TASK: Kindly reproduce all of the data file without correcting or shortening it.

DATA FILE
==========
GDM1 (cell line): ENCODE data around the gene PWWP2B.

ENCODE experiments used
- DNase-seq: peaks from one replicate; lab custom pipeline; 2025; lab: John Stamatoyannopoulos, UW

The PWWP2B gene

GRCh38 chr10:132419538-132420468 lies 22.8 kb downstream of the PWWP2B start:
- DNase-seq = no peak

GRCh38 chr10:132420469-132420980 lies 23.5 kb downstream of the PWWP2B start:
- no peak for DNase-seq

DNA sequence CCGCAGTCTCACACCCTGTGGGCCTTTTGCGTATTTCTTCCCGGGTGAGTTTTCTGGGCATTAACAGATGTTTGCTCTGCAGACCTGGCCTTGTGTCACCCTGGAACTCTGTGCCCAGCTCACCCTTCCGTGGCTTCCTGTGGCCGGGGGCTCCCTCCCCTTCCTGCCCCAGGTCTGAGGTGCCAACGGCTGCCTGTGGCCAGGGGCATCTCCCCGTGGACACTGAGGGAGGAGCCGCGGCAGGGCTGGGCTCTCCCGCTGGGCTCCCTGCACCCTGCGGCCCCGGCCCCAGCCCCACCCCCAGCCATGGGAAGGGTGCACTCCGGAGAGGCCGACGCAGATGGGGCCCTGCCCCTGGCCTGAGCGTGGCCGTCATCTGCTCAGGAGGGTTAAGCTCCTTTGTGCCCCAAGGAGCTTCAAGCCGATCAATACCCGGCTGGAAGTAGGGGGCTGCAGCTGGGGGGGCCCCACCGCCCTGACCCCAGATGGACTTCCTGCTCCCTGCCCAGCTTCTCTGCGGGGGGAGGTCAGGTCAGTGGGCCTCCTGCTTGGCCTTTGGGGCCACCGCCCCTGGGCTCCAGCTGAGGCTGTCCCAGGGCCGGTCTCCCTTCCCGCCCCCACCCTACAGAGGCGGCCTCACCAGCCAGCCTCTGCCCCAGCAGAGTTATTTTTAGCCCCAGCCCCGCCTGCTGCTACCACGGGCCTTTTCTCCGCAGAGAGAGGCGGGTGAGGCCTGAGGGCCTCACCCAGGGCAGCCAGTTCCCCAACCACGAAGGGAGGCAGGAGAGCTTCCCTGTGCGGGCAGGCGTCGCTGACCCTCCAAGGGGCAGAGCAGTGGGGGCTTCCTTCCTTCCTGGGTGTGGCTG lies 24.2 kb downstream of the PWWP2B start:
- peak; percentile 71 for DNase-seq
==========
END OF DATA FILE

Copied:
GDM1 (cell line): ENCODE data around the gene PWWP2B.

ENCODE experiments used
- DNase-seq: peaks from one replicate; lab custom pipeline; 2025; lab: John Stamatoyannopoulos, UW

The PWWP2B gene

GRCh38 chr10:132419538-132420468 lies 22.8 kb downstream of the PWWP2B start:
- DNase-seq = no peak

GRCh38 chr10:132420469-132420980 lies 23.5 kb downstream of the PWWP2B start:
- no peak for DNase-seq

DNA sequence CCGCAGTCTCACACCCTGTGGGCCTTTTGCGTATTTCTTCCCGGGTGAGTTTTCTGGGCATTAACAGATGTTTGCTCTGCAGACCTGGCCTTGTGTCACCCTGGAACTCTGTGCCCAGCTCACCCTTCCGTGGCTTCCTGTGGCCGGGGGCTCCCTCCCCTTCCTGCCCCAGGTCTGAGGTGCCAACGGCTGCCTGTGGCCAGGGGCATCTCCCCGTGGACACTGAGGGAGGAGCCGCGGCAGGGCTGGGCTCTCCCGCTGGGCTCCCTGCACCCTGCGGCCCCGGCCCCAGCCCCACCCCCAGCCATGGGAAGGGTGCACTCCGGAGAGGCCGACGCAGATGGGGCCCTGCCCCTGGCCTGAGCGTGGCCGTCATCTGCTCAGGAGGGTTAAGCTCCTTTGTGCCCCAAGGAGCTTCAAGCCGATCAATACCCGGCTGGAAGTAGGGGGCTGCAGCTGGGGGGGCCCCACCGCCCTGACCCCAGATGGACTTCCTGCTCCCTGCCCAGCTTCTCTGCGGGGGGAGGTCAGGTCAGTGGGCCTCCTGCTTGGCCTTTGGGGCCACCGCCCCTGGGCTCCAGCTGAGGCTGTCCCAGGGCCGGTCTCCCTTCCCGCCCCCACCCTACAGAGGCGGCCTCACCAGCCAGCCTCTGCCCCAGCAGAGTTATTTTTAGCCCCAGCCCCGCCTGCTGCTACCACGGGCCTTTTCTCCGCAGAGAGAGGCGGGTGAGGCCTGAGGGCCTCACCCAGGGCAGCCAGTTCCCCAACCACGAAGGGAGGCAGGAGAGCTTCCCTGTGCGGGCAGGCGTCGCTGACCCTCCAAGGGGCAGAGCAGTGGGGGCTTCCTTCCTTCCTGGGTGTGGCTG lies 24.2 kb downstream of the PWWP2B start:
- peak; percentile 71 for DNase-seq